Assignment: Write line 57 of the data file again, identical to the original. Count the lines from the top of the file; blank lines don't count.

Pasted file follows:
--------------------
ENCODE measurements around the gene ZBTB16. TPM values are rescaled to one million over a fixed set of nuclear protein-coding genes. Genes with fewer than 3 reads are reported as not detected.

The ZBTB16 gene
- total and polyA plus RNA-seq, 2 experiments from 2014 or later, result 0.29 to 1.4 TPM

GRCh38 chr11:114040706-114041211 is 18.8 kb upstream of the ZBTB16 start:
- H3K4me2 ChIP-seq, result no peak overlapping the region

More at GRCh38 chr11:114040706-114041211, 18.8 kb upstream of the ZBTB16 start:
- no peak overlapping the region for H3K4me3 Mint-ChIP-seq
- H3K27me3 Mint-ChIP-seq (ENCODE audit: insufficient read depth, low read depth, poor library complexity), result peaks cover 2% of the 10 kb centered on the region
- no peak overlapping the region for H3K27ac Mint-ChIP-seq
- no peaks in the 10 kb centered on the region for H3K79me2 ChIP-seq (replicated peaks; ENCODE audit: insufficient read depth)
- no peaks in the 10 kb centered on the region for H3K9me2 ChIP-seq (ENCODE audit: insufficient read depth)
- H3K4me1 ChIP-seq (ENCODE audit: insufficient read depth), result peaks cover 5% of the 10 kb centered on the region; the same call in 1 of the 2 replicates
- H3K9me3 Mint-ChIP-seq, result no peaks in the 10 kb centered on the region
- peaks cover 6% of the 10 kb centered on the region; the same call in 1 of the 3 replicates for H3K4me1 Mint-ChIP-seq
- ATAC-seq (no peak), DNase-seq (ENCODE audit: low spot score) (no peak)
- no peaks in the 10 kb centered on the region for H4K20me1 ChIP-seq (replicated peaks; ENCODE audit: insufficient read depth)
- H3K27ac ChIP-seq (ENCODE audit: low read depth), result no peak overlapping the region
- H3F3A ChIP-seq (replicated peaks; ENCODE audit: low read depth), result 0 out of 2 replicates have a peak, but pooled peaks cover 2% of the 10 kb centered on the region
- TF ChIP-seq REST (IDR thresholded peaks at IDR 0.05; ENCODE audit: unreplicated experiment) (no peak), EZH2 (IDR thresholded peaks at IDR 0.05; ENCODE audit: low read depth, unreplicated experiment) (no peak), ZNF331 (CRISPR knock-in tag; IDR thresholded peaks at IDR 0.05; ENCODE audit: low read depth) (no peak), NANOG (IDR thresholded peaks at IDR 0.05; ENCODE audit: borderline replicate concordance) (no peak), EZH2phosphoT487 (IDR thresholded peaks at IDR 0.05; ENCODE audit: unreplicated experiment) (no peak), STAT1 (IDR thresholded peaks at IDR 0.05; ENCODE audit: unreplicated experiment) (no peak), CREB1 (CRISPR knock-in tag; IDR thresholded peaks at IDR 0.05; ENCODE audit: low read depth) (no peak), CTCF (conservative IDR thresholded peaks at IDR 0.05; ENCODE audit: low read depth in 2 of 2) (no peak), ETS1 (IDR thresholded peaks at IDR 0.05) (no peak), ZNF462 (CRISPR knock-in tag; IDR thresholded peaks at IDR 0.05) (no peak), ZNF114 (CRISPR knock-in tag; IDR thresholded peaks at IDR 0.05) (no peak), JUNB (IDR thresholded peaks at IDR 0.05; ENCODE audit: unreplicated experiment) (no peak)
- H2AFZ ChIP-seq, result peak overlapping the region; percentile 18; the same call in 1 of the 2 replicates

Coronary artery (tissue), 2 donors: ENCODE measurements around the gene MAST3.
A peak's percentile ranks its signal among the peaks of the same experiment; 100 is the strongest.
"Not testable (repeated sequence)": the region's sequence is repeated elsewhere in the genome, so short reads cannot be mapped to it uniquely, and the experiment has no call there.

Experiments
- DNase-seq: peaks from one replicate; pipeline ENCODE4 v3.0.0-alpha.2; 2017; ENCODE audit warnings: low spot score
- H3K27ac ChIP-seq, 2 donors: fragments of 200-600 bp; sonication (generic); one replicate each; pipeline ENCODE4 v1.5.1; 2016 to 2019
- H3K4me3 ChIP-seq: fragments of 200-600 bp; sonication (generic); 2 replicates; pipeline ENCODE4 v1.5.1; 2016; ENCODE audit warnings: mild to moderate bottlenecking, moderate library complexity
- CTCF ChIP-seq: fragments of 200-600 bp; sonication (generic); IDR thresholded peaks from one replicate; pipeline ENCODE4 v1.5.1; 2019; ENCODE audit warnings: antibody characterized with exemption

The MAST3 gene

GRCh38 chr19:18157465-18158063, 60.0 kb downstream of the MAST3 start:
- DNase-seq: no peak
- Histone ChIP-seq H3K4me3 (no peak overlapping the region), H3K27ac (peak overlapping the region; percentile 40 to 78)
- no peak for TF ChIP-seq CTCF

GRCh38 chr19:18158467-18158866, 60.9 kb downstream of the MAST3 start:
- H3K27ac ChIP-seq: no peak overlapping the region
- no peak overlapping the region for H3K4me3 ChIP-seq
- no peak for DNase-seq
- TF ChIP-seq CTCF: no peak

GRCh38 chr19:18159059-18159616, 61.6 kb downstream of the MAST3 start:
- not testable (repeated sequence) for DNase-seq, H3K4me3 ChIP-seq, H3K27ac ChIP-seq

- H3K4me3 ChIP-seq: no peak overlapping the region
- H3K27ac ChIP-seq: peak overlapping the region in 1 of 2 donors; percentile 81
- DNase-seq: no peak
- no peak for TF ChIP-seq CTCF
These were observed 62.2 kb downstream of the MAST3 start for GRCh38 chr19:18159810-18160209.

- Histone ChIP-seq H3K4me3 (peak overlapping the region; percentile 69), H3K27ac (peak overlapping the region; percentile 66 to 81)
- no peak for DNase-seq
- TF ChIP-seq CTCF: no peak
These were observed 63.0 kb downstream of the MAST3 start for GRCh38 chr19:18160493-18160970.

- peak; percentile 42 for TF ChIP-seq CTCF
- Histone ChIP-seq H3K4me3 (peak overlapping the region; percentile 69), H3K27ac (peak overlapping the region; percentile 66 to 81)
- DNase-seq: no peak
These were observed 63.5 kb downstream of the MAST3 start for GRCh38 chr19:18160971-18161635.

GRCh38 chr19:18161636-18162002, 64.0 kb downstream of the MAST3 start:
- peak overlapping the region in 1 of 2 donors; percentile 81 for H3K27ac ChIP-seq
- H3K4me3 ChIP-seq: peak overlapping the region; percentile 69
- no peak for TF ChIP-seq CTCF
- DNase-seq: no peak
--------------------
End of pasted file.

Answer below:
- no peak for TF ChIP-seq CTCF